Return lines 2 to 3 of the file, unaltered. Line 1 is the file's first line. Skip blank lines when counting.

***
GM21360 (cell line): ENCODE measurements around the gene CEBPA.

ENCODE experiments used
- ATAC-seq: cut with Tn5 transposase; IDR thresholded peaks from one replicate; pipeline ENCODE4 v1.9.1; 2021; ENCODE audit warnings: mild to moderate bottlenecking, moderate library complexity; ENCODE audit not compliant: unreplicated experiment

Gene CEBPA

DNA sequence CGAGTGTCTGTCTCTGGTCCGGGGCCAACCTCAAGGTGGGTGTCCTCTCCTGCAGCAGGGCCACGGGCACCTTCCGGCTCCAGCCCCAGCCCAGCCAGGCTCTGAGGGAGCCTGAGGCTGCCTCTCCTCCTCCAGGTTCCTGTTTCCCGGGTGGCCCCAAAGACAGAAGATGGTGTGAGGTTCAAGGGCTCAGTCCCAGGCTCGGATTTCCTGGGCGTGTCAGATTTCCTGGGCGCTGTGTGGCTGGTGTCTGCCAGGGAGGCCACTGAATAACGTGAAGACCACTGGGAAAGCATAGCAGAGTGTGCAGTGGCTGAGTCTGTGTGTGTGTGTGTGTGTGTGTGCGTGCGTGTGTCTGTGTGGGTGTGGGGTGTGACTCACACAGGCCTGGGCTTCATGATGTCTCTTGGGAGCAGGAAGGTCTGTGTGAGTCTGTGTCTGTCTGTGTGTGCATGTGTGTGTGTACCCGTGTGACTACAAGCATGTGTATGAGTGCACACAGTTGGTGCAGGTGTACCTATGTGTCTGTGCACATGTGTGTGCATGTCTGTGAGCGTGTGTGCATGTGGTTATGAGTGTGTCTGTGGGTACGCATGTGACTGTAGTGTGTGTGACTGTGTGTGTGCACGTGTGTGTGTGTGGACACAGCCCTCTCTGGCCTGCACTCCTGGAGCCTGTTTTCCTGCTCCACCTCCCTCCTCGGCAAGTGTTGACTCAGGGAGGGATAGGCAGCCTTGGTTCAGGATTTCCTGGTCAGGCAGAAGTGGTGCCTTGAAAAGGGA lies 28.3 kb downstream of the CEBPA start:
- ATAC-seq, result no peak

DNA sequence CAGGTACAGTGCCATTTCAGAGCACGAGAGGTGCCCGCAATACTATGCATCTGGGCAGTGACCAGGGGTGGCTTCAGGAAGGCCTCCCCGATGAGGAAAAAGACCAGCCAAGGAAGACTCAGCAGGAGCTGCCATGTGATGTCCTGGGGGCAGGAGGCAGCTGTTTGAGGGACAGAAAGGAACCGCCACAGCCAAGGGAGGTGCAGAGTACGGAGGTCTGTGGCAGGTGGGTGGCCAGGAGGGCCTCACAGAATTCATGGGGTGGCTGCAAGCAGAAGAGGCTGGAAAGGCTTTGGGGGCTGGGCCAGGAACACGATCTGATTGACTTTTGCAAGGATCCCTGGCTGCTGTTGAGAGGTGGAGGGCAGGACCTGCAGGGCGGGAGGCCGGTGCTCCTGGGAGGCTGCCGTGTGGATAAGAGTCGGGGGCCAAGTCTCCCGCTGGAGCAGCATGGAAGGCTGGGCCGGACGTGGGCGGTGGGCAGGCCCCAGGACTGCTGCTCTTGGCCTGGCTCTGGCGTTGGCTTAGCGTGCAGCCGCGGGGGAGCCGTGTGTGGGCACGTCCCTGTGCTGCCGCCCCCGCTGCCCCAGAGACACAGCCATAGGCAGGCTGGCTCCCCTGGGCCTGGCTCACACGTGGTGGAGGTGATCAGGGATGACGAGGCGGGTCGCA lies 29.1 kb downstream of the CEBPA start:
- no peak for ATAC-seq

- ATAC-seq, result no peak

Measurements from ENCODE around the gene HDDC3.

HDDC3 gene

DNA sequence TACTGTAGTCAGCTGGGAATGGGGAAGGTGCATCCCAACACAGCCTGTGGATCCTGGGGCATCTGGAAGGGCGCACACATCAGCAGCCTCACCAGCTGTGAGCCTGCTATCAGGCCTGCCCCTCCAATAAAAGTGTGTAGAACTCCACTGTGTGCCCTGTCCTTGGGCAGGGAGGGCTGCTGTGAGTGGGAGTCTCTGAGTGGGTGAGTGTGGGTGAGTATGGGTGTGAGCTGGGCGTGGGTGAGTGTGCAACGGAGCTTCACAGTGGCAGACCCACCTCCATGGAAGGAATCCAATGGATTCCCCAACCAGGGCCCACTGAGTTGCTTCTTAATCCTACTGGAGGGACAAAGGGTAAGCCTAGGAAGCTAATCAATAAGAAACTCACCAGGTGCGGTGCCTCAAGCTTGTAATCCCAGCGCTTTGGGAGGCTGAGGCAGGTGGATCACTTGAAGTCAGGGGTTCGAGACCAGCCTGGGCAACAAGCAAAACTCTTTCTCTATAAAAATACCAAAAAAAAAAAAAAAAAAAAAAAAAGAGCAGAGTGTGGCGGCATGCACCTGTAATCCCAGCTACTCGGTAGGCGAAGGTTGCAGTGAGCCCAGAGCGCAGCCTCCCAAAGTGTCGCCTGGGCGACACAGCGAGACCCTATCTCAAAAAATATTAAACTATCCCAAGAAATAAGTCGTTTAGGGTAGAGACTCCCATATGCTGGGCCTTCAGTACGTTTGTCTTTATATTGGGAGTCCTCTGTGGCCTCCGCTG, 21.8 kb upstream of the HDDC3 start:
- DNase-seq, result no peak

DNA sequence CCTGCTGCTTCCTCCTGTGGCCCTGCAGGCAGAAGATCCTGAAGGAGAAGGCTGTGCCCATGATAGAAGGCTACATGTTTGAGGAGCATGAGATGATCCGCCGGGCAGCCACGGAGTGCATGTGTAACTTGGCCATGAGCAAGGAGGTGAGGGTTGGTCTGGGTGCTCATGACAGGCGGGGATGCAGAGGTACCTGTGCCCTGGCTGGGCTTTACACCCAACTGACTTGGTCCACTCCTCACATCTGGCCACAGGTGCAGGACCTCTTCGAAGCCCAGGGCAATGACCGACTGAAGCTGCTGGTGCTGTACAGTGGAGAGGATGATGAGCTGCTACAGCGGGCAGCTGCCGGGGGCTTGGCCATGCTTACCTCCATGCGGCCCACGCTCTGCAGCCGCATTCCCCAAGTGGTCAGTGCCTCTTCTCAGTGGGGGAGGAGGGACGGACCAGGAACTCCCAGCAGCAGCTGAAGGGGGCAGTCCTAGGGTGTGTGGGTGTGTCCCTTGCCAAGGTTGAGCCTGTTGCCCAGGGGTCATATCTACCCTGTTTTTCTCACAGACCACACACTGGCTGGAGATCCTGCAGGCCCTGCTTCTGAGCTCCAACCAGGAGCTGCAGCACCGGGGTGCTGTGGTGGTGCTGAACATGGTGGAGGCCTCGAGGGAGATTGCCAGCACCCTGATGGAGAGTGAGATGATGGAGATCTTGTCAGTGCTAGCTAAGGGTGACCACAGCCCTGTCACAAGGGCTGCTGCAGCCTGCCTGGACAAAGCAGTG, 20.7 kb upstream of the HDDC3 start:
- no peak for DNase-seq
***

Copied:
ENCODE experiments used
- ATAC-seq: cut with Tn5 transposase; IDR thresholded peaks from one replicate; pipeline ENCODE4 v1.9.1; 2021; ENCODE audit warnings: mild to moderate bottlenecking, moderate library complexity; ENCODE audit not compliant: unreplicated experiment